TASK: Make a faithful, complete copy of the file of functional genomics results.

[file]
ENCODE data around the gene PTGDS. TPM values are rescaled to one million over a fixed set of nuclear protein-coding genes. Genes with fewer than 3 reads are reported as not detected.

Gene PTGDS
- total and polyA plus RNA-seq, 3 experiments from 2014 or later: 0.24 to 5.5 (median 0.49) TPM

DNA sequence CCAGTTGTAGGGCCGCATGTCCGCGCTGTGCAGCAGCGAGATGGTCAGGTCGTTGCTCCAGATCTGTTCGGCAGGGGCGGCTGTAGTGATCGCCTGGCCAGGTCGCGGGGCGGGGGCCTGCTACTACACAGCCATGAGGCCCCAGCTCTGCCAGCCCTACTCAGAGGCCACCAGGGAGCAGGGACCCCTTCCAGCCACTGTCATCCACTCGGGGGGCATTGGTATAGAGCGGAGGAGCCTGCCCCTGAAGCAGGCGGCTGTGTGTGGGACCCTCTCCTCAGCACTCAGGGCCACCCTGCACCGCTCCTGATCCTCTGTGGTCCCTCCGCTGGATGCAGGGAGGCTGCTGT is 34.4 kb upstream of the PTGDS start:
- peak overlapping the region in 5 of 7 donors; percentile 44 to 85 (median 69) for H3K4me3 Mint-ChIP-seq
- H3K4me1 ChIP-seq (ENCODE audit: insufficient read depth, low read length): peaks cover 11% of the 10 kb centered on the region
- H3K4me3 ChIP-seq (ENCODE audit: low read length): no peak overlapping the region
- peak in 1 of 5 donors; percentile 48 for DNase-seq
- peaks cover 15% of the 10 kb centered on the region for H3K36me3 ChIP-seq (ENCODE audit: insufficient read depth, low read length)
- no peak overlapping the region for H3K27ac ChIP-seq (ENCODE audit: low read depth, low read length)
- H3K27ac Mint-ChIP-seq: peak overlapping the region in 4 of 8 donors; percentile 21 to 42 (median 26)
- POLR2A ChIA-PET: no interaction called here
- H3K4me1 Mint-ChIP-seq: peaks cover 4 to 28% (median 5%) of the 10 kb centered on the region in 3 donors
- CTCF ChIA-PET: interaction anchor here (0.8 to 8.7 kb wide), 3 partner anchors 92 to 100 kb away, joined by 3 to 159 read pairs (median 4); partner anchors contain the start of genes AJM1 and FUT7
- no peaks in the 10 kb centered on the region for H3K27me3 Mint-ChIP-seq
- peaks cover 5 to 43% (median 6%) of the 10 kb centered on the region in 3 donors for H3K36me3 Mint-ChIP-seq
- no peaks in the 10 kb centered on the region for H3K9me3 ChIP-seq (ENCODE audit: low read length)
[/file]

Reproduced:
ENCODE data around the gene PTGDS. TPM values are rescaled to one million over a fixed set of nuclear protein-coding genes. Genes with fewer than 3 reads are reported as not detected.

Gene PTGDS
- total and polyA plus RNA-seq, 3 experiments from 2014 or later: 0.24 to 5.5 (median 0.49) TPM

DNA sequence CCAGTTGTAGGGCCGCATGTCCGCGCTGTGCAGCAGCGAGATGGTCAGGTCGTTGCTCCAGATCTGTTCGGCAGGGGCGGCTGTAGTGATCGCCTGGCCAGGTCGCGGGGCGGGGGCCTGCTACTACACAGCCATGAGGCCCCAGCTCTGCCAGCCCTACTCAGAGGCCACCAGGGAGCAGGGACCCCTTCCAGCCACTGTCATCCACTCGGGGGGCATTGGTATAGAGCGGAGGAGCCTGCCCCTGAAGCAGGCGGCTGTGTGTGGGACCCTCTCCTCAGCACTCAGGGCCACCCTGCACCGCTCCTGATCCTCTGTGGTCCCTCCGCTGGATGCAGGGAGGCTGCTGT is 34.4 kb upstream of the PTGDS start:
- peak overlapping the region in 5 of 7 donors; percentile 44 to 85 (median 69) for H3K4me3 Mint-ChIP-seq
- H3K4me1 ChIP-seq (ENCODE audit: insufficient read depth, low read length): peaks cover 11% of the 10 kb centered on the region
- H3K4me3 ChIP-seq (ENCODE audit: low read length): no peak overlapping the region
- peak in 1 of 5 donors; percentile 48 for DNase-seq
- peaks cover 15% of the 10 kb centered on the region for H3K36me3 ChIP-seq (ENCODE audit: insufficient read depth, low read length)
- no peak overlapping the region for H3K27ac ChIP-seq (ENCODE audit: low read depth, low read length)
- H3K27ac Mint-ChIP-seq: peak overlapping the region in 4 of 8 donors; percentile 21 to 42 (median 26)
- POLR2A ChIA-PET: no interaction called here
- H3K4me1 Mint-ChIP-seq: peaks cover 4 to 28% (median 5%) of the 10 kb centered on the region in 3 donors
- CTCF ChIA-PET: interaction anchor here (0.8 to 8.7 kb wide), 3 partner anchors 92 to 100 kb away, joined by 3 to 159 read pairs (median 4); partner anchors contain the start of genes AJM1 and FUT7
- no peaks in the 10 kb centered on the region for H3K27me3 Mint-ChIP-seq
- peaks cover 5 to 43% (median 6%) of the 10 kb centered on the region in 3 donors for H3K36me3 Mint-ChIP-seq
- no peaks in the 10 kb centered on the region for H3K9me3 ChIP-seq (ENCODE audit: low read length)